April 4, 2023
NBAA has joined with the General Aviation Manufacturers Association (GAMA) in urging the FAA to restore full availability of enroute data link communications for all equipped general aviation aircraft.
Controller-pilot data link communications, or CPDLC, enables text messaging between aircraft and ATC of non-urgent strategic instructions and clearances, increasing the flight crew’s situational awareness and reducing radio frequency congestion.
Many business aircraft operators utilize CPDLC-DCL (departure clearance) and have welcomed the expansion of those capabilities to enroute clearances across portions of the continental U.S. However, the FAA in October 2019 issued a “request to stop” such enroute communications for GA aircraft.
The FAA later restored some general aviation data link availability under the U.S. Domestic Enroute CPDLC Avionics Trial. However, “confusion escalated,” NBAA and GAMA noted, after the FAA closed that program to new aircraft last year.
While interagency collaboration has made progress on the matter, resolution remains elusive and industry stakeholders have not been updated on the situation, noted the March 31 letter to FAA Air Traffic Organization Chief Operating Officer Timothy Arel and David Boulter, acting associate administrator for the FAA Aviation Safety Office.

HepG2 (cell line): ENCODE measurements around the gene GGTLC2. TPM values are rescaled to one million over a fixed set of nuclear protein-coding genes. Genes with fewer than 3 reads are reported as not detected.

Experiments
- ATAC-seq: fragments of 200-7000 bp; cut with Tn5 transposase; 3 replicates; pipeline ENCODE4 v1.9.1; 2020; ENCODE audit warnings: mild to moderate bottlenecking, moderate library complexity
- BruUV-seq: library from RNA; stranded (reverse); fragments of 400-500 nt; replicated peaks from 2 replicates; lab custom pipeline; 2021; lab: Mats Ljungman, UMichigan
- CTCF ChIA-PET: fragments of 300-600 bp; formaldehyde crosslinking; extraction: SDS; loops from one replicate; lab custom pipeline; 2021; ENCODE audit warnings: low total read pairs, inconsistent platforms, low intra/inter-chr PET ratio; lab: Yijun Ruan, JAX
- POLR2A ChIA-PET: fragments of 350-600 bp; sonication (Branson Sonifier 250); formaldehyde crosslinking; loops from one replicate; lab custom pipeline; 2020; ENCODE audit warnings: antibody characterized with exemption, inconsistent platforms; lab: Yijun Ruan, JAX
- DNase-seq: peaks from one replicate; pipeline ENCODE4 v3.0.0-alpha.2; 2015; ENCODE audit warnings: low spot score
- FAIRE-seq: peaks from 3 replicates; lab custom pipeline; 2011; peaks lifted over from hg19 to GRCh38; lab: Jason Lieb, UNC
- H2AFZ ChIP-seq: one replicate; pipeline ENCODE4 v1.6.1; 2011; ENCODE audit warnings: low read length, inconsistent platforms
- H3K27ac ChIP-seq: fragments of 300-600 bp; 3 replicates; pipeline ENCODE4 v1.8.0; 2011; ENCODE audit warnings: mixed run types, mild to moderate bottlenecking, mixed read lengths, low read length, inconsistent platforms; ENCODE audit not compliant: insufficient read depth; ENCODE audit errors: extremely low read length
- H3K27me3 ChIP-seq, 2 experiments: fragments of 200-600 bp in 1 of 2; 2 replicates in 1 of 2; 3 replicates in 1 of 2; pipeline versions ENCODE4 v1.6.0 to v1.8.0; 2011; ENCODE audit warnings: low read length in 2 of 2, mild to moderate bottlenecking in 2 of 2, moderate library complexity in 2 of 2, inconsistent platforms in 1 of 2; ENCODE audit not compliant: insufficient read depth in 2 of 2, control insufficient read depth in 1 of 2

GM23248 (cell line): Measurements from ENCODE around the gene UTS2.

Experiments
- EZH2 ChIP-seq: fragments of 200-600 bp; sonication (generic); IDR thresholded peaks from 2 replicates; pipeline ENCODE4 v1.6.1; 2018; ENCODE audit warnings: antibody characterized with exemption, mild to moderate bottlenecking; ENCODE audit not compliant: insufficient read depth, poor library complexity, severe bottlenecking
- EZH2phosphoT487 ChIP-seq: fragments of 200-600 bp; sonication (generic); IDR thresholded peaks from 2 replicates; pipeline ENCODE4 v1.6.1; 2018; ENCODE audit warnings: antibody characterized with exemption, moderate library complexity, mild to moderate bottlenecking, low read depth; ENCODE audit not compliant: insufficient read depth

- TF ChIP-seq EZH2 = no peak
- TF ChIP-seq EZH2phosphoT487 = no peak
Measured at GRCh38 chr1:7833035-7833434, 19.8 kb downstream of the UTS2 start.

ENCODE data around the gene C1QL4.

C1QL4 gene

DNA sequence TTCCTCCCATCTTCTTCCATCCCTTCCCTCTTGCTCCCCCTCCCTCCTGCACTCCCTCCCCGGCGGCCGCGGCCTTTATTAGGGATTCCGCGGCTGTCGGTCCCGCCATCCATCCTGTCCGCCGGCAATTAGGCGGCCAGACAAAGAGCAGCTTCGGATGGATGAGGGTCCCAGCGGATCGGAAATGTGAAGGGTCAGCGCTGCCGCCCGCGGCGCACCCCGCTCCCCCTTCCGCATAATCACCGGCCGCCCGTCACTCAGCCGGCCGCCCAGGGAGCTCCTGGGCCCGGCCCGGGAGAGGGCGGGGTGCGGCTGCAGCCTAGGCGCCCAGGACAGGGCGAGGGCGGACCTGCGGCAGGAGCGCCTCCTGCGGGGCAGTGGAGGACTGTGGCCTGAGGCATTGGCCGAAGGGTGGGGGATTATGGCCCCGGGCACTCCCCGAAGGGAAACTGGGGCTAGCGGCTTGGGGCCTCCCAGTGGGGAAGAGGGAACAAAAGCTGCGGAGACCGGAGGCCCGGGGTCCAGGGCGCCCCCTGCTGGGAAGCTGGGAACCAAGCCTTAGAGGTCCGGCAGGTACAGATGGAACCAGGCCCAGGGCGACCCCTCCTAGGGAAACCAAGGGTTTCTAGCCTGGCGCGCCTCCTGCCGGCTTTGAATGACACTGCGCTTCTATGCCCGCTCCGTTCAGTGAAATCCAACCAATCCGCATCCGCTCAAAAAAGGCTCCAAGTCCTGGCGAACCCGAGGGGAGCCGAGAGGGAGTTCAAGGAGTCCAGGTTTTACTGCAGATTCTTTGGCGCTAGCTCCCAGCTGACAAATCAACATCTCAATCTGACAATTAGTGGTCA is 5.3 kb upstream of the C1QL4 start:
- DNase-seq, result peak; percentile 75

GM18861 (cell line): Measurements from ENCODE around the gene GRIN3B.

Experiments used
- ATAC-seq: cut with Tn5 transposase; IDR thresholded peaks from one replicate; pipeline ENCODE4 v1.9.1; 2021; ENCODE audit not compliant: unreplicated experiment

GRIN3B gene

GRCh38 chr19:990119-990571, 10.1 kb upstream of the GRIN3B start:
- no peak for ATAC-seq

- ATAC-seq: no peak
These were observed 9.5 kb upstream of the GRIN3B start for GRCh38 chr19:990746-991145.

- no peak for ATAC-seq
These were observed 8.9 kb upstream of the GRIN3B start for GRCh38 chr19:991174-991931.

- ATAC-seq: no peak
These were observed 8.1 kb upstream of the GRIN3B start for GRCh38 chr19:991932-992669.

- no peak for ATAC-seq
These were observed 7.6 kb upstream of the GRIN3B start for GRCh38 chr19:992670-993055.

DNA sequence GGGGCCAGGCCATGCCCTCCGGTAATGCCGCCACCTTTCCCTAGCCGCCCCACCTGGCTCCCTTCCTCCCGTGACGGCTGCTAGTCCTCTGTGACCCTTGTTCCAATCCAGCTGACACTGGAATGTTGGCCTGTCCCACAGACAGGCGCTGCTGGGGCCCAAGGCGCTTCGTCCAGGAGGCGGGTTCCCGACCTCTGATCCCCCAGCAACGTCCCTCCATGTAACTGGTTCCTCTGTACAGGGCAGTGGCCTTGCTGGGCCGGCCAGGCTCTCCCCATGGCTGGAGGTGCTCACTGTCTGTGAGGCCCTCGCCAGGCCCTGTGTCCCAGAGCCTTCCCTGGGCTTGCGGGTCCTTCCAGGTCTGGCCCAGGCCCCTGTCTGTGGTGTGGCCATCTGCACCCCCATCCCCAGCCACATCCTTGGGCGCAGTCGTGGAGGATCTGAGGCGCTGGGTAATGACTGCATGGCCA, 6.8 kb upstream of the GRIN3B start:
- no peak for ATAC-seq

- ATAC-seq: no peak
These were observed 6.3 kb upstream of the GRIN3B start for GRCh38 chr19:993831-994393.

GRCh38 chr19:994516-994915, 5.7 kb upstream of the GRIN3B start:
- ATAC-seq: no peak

NBAA and GAMA have asked the FAA to provide an update on the situation no later than April 30, “as well as acceptable performance for data communications for all operations,” and a timetable for publication of relevant official guidance documents.
“We recognize this is a complex situation as the FAA works to make CPDLC available to all U.S. domestic operators,” noted Heidi Williams, NBAA senior director for air traffic services and infrastructure, who co-signed the letter with Jens Hennig, vice president for operations, safety and security at GAMA.
“CPDLC-DCL has shown to reduce taxi delays and improve understanding of ATC clearances, and business aviation operators are eager to resume use of this innovative technology for enroute operations,” Williams said. “We look forward to prompt resolution of this situation.”
The letter acknowledged work to resolve the situation, adding that “industry stands ready to work with the FAA to meet this April 30 deadline.”